WXGA (1280×768)

This is a slightly bigger aspect ratio. If you have a 20-inch monitor that has a ratio of 16:10, it would fill the height of your screen but only half the width. Therefore, your movie will be stretched horizontally to fill the whole screen vertically.

SXGA (1280×1024)

If you have a larger monitor with SXGA resolution, then it won’t fit your screen horizontally because 1280 pixels are not enough to fill up your display. Therefore, it will be stretched vertically and become squashed as shown in the figure below.

WXGA (1280×720 and above)

To save disk space and hardware cost, many servers come with external display monitors that only require a VGA connection.

If you watch movies with an XGA or SXGA (1024×768) resolution, you might get the full size of XGA while the projector will stretch it to fill your screen.

This is what you have probably experienced when watching TV programs over a projector in an office; you got all of the lines from TV stretched vertically instead of being on your display in their actual size.

Common Aspect Ratio for Watching Different Media

Common Aspect Ratio for Watching Different Media

Depending on the media (video, photos, documents) you have to watch, you need to find the right aspect ratio for that. For movies and TV shows, the common standard is 1.27:1 which means that the screen will be set at 1.27 times bigger than from your projector.

So if you have a 16:9 screen size (16 inches wide and 9 inches high), it will fit your display with a 1.77:1 aspect ratio with an equal height. As in 16:10, it will be taller than it is wide due to its 1.77:1 aspect ratio.

On the other hand, if you have pictures, prints, or project files that you want to display on a projector and you’re using a 16:9 aspect ratio, it will look like they’ve been stretched horizontally. You might have noticed this when viewing your presentation on a projector screen because there are black bars on top and bottom.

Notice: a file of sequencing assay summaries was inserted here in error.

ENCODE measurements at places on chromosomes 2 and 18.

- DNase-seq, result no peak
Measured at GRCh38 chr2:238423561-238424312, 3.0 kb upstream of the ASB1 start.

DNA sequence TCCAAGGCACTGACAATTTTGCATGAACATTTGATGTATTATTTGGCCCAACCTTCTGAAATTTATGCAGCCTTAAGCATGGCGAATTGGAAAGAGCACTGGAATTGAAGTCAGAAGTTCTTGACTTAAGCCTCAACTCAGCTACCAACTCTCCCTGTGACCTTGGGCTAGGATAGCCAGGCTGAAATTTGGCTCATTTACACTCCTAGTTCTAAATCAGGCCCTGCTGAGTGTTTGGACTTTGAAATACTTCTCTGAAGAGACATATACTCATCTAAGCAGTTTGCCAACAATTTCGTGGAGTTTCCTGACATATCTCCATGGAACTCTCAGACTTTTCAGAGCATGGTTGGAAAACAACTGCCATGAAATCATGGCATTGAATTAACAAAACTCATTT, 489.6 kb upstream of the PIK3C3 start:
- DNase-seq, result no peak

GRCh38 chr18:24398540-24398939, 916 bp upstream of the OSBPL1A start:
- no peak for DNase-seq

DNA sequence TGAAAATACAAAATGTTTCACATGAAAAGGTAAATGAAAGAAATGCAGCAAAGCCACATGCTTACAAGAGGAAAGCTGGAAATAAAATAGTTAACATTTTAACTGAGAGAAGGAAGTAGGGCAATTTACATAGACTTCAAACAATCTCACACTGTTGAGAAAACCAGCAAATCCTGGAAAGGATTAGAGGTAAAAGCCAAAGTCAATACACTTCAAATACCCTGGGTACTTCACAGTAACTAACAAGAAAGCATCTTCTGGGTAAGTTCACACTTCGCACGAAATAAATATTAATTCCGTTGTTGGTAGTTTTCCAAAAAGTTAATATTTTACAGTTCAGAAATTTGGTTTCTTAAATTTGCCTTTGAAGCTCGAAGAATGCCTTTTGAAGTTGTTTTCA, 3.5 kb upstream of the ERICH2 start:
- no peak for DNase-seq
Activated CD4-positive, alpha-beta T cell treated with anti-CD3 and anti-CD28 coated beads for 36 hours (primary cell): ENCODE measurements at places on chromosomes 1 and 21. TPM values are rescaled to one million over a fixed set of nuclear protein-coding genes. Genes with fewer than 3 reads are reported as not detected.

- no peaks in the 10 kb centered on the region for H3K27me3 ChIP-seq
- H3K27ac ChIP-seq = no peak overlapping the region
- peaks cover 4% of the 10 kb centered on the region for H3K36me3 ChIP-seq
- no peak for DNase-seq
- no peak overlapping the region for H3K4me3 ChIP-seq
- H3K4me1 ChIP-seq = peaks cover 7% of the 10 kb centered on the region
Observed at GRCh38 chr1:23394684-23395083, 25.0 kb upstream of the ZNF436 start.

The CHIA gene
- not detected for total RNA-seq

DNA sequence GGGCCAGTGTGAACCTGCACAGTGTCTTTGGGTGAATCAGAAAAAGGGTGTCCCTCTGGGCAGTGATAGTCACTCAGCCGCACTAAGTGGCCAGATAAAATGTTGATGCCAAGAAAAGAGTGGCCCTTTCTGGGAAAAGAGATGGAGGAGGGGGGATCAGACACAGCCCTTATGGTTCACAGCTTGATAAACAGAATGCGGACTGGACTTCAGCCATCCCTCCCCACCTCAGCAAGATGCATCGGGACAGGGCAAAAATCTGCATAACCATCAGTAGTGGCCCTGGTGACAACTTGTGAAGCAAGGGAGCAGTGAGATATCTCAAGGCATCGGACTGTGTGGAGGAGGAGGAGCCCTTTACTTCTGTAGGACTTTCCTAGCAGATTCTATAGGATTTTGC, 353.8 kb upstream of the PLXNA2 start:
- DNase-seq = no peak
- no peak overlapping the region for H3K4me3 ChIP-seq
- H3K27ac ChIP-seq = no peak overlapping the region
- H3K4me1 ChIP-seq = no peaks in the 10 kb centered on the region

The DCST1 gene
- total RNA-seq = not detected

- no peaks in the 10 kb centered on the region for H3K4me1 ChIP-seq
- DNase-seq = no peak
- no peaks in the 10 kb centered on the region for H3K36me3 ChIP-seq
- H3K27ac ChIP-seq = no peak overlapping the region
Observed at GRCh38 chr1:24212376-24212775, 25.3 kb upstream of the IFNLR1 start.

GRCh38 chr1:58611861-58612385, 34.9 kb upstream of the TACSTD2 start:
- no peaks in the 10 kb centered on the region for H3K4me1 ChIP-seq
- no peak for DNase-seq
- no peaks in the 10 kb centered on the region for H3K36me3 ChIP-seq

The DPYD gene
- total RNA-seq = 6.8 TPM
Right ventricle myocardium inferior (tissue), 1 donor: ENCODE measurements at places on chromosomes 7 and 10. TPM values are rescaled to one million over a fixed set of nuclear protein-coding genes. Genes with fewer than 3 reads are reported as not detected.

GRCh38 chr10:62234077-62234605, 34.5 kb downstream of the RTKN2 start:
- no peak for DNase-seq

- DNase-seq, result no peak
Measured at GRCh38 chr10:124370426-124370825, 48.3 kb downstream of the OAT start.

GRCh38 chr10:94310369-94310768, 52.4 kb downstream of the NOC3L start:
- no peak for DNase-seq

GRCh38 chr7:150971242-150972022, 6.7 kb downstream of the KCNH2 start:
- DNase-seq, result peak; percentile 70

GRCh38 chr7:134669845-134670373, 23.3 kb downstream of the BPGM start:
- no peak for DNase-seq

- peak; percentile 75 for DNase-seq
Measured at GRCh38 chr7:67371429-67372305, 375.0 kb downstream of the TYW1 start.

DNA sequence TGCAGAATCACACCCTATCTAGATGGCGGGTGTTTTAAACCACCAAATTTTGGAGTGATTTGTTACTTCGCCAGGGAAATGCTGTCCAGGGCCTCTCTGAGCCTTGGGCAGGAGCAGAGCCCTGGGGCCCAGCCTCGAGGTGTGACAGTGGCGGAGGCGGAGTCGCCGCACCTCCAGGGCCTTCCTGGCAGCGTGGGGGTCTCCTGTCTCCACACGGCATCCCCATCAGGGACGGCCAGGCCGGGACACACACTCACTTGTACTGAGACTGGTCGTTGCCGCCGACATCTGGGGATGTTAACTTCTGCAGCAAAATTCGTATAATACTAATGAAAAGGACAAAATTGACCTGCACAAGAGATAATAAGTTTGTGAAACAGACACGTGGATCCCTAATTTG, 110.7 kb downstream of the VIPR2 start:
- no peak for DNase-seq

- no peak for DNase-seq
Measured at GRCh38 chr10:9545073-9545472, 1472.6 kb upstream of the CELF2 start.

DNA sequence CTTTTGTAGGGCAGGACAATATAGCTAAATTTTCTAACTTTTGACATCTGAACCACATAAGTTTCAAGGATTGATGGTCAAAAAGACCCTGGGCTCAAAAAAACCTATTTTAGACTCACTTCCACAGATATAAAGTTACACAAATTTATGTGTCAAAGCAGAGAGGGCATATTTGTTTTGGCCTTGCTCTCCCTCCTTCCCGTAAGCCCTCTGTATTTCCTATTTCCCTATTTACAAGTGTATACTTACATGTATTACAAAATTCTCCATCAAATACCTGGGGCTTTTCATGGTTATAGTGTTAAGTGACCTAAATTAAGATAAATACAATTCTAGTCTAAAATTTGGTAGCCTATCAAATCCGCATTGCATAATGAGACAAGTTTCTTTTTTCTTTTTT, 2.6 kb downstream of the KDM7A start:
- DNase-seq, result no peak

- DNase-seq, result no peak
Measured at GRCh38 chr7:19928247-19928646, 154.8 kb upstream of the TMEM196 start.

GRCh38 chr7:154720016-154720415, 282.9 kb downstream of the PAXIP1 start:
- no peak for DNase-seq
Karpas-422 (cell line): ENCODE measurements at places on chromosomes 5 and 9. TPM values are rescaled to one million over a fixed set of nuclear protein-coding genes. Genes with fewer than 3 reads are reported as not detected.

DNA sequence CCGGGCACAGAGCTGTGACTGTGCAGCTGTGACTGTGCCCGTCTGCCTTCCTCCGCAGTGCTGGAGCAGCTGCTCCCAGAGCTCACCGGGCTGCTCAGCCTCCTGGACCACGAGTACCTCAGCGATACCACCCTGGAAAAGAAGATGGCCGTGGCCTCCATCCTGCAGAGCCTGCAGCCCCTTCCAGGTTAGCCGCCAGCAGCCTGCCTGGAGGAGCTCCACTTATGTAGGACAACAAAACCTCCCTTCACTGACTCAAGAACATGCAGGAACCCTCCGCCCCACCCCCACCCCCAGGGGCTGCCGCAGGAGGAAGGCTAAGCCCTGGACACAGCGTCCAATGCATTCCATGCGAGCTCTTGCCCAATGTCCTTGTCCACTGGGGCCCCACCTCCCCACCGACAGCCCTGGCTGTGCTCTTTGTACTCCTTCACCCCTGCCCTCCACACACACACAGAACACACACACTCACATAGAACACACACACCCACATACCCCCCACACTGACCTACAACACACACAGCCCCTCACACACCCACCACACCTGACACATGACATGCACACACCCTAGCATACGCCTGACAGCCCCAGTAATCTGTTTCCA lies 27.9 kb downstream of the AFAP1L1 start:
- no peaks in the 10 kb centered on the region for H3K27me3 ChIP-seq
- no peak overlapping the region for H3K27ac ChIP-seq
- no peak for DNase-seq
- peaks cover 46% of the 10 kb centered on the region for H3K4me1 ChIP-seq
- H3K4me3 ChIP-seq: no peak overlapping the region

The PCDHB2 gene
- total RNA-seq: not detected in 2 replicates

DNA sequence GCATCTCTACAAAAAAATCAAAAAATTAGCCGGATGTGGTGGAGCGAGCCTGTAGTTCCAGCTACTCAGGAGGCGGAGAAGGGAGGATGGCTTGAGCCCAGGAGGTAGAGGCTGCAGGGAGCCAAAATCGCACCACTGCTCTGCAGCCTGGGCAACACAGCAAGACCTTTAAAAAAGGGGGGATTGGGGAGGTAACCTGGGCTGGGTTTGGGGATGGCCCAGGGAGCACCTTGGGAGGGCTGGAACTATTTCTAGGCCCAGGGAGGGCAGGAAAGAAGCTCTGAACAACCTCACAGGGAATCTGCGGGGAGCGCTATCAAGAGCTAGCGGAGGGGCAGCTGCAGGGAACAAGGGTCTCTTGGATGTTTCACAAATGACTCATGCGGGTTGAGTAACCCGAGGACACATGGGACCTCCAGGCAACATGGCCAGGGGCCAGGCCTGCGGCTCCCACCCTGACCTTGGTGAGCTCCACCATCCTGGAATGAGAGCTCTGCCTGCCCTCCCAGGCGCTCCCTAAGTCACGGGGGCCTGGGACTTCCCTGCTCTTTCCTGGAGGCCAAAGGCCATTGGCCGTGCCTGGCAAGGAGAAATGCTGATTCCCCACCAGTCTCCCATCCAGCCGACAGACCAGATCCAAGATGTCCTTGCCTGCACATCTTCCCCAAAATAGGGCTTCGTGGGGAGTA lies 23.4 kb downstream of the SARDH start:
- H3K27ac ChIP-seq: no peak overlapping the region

This is due to the fact that most images are of 16:9 but projectors run in a 1.85:1 aspect ratio so because there is no vertical space, they can’t fill up your screen and will start showing up in the black bars as shown in the figure below.

How to find out the best projector aspect ratio for you

How to find out the best projector aspect ratio for you

In case you want to find out what aspect ratio is the best for viewing a particular media, you will have to use a projector that comes with different aspect ratios.

You will find three sizes of projectors – 18:9, 16:9, and 1.85:1. You can try each and see which one fits your space the best and plays it back correctly on your screen.

In order to make sure the image does not seem stretched, you can also try using different ratios so that you can compare them and see which one fits your display best without having them stretched horizontally or vertically.

The above information will help you to get the best image quality for different media so that you don’t lose any of your screen space.

Conclusion

The aspect ratio is the key factor when it comes to viewing digital media on a projector. Aspect ratio is the size of the image from an optical source, be it a DVD player or TV set, and how it is displayed on your display.

For most, this is just an overcomplicated way to say that your projector has a certain resolution (number of pixels) and its screen will appear to be larger if its aspect ratio is higher than 1:1.

This means that if you have a projector with a VGA port and there is no aspect ratio setting on it, you won’t be able to watch anything because the image will be stretched horizontally or vertically, losing its original size in the process.

Aspect ratio in projectors and TVs are measured in width: height proportions, so 4:3 is common for standard definition video (SD video has a resolution of 480×360 pixels) while 16:9 is commonly used for high def TV shows, movies, or games. The next step after this would be Full HD which stands at 1920×1080 pixels.